Personally, I think people overreact to food intolerances. Whenever you see a movement around food avoidance that includes special packaging of junk food (Gluten Free Potato Chips!), you are dealing with more of a marketing issue than a true health problem. However, food intolerances are very real for small segments of the population. If you think you might be one of them, you may consider the food elimination protocol.

Optimize your nutrition around events and practice

The typical endurance athlete should eat protein and carbohydrates before, during and after long bouts of practice and competition. Your actual needs are highly specific to your activity schedule, body type, and specialty. Ratios of protein to carbs, form (liquid vs. solid), and timing is very personalized. For the recreational athlete, getting this aspect of nutrition roughly right is good enough.

For those who need to be more serious, your nutrition in and around events or practice is often the difference between losing vs. winning, pain vs. comfort, and health vs. sickness. To get it right, be prepared to make frequent adjustments in cooperation with a nutrition coach.

Cold Fighting Nutrients and Their Sources


Natural Sources


Vitamin A

Red, yellow and orange fruits and vegetables including yams, pumpkin,
squash, carrots, peppers, tomatoes, mangoes, melons, and dark green leafy
vegetables such as spinach and kale

Vitamin B6

Potatoes, bananas, beans, oats, seeds, spinach, trout, avocado, tuna,
salmon, peanut butter, walnuts, hazelnuts.


Asparagus, lettuce, mushrooms, spinach, sunflower seeds, tuna, peas,
tomatoes, eggplant, brussels sprouts, lentils,
whole grains

Vitamin C

Green leafy vegetables (collard greens, chard, spinach, kale, etc.),
broccoli, parsley, potatoes, peas, citrus fruits, blackcurrants, kiwi, mango,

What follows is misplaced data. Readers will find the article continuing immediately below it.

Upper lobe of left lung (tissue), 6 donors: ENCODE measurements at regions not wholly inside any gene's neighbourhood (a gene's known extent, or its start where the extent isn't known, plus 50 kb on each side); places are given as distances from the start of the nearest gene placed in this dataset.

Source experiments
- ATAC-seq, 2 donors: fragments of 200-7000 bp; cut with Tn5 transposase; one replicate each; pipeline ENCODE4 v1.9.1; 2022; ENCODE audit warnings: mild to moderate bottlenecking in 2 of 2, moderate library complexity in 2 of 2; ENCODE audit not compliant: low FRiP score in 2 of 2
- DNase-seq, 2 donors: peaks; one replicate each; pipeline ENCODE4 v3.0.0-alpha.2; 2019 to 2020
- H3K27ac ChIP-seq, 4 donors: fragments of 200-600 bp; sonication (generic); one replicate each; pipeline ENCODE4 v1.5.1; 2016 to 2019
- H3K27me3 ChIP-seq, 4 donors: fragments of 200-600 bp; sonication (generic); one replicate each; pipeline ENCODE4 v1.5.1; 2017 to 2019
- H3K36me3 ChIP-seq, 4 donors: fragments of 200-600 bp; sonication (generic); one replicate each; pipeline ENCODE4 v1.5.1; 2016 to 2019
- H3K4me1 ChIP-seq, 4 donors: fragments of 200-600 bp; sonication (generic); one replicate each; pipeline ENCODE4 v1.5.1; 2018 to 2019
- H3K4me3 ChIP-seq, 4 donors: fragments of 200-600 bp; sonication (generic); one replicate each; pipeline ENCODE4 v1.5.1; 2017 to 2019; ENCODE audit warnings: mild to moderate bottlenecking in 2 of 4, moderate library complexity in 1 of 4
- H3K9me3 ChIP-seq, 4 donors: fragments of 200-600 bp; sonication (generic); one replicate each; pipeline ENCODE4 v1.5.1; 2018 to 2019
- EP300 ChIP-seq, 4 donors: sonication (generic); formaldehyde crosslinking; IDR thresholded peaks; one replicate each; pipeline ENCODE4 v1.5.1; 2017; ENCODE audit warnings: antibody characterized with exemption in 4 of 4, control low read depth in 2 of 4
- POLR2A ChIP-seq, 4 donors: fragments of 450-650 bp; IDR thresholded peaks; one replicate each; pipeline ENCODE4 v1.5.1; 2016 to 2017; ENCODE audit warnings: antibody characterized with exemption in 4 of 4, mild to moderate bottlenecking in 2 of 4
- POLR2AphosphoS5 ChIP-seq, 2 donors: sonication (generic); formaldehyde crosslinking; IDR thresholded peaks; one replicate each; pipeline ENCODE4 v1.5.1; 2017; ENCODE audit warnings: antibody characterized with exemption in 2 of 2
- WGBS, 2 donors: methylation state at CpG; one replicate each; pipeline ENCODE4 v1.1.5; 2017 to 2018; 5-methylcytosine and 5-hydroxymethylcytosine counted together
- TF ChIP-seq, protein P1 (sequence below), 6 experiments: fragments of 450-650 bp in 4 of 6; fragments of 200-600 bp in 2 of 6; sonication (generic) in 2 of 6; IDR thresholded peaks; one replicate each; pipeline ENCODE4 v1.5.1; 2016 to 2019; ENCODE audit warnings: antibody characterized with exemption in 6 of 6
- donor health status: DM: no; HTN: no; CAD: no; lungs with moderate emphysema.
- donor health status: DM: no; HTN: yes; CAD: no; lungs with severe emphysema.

bell peppers, strawberries, papaya, asparagus, cauliflower

Vitamin D

Egg yolk, salmon, sardines, mackerel, fortified foods like milk

The best source of Vitamin D is exposure to sunlight. Sunlight is
also a known cause of skin cancer. However exposure of the hands and face for
15 minutes a day without the benefit of sunscreen is considered safe.

Vitamin E

Vegetable oil, nuts, green leafy vegetables, avocado, seeds, whole
grains, tomatoes, apples, carrots

Many processed foods contain vegetable oils so most Americans are not
deficient in Vitamin E unless they are eating a very “clean” diet AND
avoiding the other foods listed.


Cashews, crab, sunflower seeds, lentils, hazelnuts, mushrooms,
almonds, chocolate, cocoa powder, nut butters, whole wheat, soybeans, barley,
tempeh, garbanzo beans, organ meats, and navy beans


Red meat, dark colored fish (e.g. tuna) and poultry (e.g. duck), soy,
lentils, spinach, sesame seeds, kidney beans, potatoes, molasses, prunes, cashews,
garbanzo beans, pumpkin seeds, kidney beans, potatoes, prunes, cashews,
garbanzo beans, pumpkin seeds, navy beans

Iron absorption can be improved when the foods listed are eaten in
combination with foods containing Vitamin C.

Iron deficiency in men is uncommon but possible if the foods listed are
generally avoided.


Whole grains, almonds, hazelnuts, peanuts, green leafy vegetables,
soy beans. Avocados, bananas, apricots, apples, cashews, lima beans,
molasses, pumpkin seeds, sesame seeds, salmon, halibut, navy beans, black


Brazil nuts, seafood, brown rice, quinoa, whole wheat, walnuts, milk,
mushrooms, barley


Sesame seeds, pumpkin seeds, wild game, crab, poultry, beans,
cashews, garbanzo beans, almonds, peas, yogurt, mushrooms, oysters, shrimp